Last month I presented to my School Culture class a Retention-Time curve chart from David Sousa’s How the Brain Learns. The chart indicates student retention in a classic learning episode peaks at the start and after maintaining peak retention for 10-20 minutes, falls to a low-level before rising to a second, though lesser peak to close out the time period. I explained to the students how they could use such information to structure their lessons, particularly for presenting new material via direct instruction while retention levels are high. When retention levels drop, they could shift to an activity, break, or some other event that would “recharge” students’ working memories. The lesson could end with additional direct instruction followed by closure. One student thoughtfully asked, “How do we know that’s really true? Is there research on the topic?” What a great question! I love it when students question the material, asking for evidence (sounds like Evidence Based Answers via Common Core Literacy Standards Instructional Shifts).
I promised to find specific research to support the retention-time curve for next class, and through Feinberg Library‘s search engines came across a good number of articles supporting Sousa’s Retention-Time curve. My favorite was a study by Young, Robinson and Alberts on the vigilance decrement in which the authors explored whether the same decrease in attentiveness over time exhibited in the field of ergonomics occurred in traditional college classroom lectures. In other words, would passive learning episodes find students losing focus (vigilance) in their task for learning over time? From their conclusion:
“The results of this study suggest that student concentration decays in the same way during a passive lecture as does that of a human operator monitoring automated equipment, with serious implications for learning and performance. The recommendations in terms of maintaining attention and concentration are also analogous – instead of interspersing periods of manual control (Parasuraman et al., 1996), short breaks or novel activities may temporarily restore attention to normal levels.” (p. 52)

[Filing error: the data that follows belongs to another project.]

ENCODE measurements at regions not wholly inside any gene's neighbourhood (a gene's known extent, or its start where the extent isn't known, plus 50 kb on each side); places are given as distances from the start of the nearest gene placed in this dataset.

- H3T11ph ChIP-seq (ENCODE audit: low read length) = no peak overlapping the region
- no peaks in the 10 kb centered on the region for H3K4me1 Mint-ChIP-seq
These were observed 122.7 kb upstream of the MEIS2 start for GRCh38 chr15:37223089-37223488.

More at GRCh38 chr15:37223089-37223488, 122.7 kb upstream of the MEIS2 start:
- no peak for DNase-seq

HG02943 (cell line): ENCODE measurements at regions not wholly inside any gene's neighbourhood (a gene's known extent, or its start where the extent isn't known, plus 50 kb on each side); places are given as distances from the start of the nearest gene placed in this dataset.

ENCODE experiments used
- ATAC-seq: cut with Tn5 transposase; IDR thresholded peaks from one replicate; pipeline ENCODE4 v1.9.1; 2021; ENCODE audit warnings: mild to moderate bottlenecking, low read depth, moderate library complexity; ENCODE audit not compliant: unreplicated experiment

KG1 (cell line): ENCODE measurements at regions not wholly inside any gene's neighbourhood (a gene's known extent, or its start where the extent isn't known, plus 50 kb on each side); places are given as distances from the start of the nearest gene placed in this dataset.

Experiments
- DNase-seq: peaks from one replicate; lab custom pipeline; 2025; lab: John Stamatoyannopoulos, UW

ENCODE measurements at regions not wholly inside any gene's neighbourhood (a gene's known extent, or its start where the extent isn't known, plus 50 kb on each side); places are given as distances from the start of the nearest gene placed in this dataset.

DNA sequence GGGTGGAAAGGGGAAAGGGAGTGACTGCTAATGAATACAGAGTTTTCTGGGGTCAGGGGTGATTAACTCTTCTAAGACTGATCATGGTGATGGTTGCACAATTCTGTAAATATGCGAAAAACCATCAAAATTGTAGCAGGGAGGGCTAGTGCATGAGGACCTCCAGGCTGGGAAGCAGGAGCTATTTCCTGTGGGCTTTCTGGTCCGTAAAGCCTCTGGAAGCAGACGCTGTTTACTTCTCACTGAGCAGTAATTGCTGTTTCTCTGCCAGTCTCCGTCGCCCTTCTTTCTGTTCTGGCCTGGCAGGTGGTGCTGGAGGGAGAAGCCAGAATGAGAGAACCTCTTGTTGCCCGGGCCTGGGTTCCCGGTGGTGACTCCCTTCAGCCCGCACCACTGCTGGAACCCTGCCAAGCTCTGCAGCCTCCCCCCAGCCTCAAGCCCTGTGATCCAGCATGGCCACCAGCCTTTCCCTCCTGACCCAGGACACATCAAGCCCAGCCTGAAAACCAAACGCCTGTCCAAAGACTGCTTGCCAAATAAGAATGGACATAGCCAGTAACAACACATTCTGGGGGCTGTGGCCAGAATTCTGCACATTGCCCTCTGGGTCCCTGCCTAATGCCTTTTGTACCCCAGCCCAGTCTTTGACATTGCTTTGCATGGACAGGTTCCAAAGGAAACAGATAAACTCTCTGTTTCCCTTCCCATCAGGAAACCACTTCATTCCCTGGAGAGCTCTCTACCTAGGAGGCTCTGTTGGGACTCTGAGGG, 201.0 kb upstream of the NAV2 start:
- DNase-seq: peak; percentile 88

We discussed the work of Young, Robinson, and Alberts the following class, and I reiterated the value of questioning strategies, statements, etc. We live in a fast-paced, information overloaded world, and it’s too easy in our schools to comply with decisions and simply adopt what others are doing without much thought. I remember one school’s math program that was so heavily scripted the teachers said you could teach the series with your eyes closed. Well, that in my mind is a serious issue. How can you ensure instructional shifts are being implemented, or that content best reflects the needs of students when following a script created by someone who doesn’t know you, your students, your school, or your community? When we stop questioning what we’re doing and simply follow procedure, we’ve taken away our creativity, intelligence, and ability to teach for rigor, relevance, and relationships.
Back to my research, I was pleased to find good support for the time-retention curve I have been touting in my classes and work since I first came across the concept in David Sousa’s book ten years ago. For my students, I hope they found value in questioning others, particularly when it comes to the important work of student learning. After all, if we are going to grow the instructional leadership within our schools, we must be willing to ask hard questions and assess, analyze, and act. We can’t afford to do anything less for our students.
Young, M.S., Robinson, S., and Alberts, P. (2009). Students pay attention!: Combating the vigilance decrement to improve learning during lectures. Active Learning in Higher Education, Volume 10 (1), pp. 41-55.